Leaves are falling, a chill is in the air, shorter days, and there is massive amounts of pumpkin flavored products filling the marketplace. That’s right people- it is officially fall! Like it or not, the pumpkin has worked its way into our psyche and every year around this time we are drawn to anything carrying its warm, spicy, orange glow. Below Alex and I have picked out our favorite pumpkin packaging out there this year. So bundle up, grab a PSL, and enjoy!

Andy’s Picks

I have to admit; I am an absolute SUCKER for pumpkin stuff. I first encountered pumpkin themed products when I purchased my first pumpkin beer a few years back (featured below.) I was instantly enchanted with the flavor and spice that I would soon associate with “pumpkin” even though actual pumpkins don’t really taste like anything. Over the years I am more and more drawn to simplified integration of the pumpkin in packaging, a theme I think comes through in the products below.

1. Brooklyn Brewery’s Post Road Pumpkin Ale. Image via Brew York. 2. Big Boss Brewing Harvest Time Pumpkin Ale. Image via Beer Pulse. 3. Cocina Antica Tuscany Pumpkin pasta sauce. Image via Cucina Antica.

1. Brooklyn Brewery’s Post Road Pumpkin Ale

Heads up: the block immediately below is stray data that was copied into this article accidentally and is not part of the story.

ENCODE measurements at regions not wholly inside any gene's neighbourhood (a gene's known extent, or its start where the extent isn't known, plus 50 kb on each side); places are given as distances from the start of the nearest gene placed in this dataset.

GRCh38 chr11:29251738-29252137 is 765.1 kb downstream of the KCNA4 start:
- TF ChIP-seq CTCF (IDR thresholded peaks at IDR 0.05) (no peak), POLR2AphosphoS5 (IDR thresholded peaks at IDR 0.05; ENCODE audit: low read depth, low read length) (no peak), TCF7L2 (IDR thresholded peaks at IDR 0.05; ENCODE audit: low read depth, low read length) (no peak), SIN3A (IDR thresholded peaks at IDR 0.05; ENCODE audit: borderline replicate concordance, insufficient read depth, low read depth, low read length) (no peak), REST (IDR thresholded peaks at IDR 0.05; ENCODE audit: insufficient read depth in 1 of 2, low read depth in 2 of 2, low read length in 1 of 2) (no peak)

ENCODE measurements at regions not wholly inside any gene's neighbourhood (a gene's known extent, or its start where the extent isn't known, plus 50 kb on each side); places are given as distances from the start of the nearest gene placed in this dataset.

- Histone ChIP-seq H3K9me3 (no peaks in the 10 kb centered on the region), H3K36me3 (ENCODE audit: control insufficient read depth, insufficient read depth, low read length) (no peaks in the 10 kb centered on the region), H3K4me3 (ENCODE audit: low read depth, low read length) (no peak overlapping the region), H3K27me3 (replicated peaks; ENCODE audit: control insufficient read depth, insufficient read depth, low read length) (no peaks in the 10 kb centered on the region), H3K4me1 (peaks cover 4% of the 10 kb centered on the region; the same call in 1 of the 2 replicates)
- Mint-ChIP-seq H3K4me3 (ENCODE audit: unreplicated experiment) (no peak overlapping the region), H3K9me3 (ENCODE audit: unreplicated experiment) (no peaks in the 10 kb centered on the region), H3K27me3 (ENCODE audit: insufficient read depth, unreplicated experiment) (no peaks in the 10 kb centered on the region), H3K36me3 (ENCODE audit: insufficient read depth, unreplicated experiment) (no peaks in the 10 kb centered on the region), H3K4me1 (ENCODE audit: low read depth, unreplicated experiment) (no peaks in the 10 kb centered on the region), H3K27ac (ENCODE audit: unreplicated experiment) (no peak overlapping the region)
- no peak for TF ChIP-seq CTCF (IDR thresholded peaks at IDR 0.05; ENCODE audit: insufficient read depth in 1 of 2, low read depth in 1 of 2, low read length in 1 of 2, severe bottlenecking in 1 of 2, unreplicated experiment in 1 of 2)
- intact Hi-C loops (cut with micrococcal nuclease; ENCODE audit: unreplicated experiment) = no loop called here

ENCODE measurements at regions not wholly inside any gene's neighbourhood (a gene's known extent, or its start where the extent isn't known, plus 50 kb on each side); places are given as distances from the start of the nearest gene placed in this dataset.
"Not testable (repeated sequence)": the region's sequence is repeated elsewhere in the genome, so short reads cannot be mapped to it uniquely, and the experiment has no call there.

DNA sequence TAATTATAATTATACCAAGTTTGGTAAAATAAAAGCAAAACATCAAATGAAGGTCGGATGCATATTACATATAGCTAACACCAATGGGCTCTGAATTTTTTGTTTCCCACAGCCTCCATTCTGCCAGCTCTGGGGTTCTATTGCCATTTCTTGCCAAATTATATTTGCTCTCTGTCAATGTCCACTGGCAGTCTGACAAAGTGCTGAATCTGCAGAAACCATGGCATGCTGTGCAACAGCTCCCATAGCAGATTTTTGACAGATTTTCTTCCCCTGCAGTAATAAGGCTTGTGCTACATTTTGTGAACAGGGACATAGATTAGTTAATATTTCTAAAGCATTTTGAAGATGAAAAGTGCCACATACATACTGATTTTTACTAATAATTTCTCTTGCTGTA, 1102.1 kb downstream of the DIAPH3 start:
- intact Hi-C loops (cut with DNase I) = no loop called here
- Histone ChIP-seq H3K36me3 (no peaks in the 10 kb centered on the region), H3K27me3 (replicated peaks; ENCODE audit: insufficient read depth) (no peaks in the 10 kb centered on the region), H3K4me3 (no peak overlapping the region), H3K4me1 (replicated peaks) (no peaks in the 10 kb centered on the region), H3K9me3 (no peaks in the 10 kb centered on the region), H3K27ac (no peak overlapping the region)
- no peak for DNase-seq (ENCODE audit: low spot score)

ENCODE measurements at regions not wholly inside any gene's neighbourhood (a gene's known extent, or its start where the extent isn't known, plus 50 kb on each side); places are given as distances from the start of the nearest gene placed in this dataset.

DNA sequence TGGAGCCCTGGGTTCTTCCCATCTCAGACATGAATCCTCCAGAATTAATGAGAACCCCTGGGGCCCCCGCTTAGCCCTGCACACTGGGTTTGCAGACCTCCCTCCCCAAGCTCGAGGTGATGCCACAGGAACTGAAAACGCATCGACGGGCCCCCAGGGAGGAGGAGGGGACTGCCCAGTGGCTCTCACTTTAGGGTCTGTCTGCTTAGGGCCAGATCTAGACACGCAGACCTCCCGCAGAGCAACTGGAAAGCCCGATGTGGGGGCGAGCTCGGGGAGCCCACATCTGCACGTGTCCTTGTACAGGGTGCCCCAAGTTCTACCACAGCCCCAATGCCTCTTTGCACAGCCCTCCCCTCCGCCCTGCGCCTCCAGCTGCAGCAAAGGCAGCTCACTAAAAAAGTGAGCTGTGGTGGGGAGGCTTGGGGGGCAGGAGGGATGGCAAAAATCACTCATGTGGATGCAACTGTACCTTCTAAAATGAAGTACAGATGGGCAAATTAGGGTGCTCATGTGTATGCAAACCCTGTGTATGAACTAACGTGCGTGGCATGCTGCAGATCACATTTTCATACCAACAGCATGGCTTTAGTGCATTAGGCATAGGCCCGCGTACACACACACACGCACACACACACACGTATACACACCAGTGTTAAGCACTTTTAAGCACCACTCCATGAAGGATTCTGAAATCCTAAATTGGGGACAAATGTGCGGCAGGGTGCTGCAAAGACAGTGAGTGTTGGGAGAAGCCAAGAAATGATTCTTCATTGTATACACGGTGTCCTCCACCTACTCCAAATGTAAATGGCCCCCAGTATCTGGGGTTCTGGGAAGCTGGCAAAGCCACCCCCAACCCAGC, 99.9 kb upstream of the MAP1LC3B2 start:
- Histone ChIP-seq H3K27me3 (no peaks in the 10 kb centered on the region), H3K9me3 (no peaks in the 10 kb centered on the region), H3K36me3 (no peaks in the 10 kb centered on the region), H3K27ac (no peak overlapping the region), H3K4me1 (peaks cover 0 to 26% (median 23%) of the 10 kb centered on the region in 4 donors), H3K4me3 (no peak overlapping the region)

My all time favorite pumpkin packaging. This was my first foray into pumpkin flavored products. At the time it was the design that drew me to this packaging, not the fact that it was a pumpkin beer. I didn’t even know what that was at the time. I was immediately drawn to this dark gray package with this bright orange etched style pumpkin. And when I first bought this I don’t remember seeing that it was brewed by Brooklyn Brewery so it just had this mysteriousness about it- what is this Post Road? Who makes it? and why does it taste so damn good. As for design this takes the cake in my book: sophisticated color palette, not too over the top “fall” or “pumpkin”, the typography is a nod to the colonial time, when apparently our fore fathers brewed lots of pumpkin beer. And I love how simple the design is.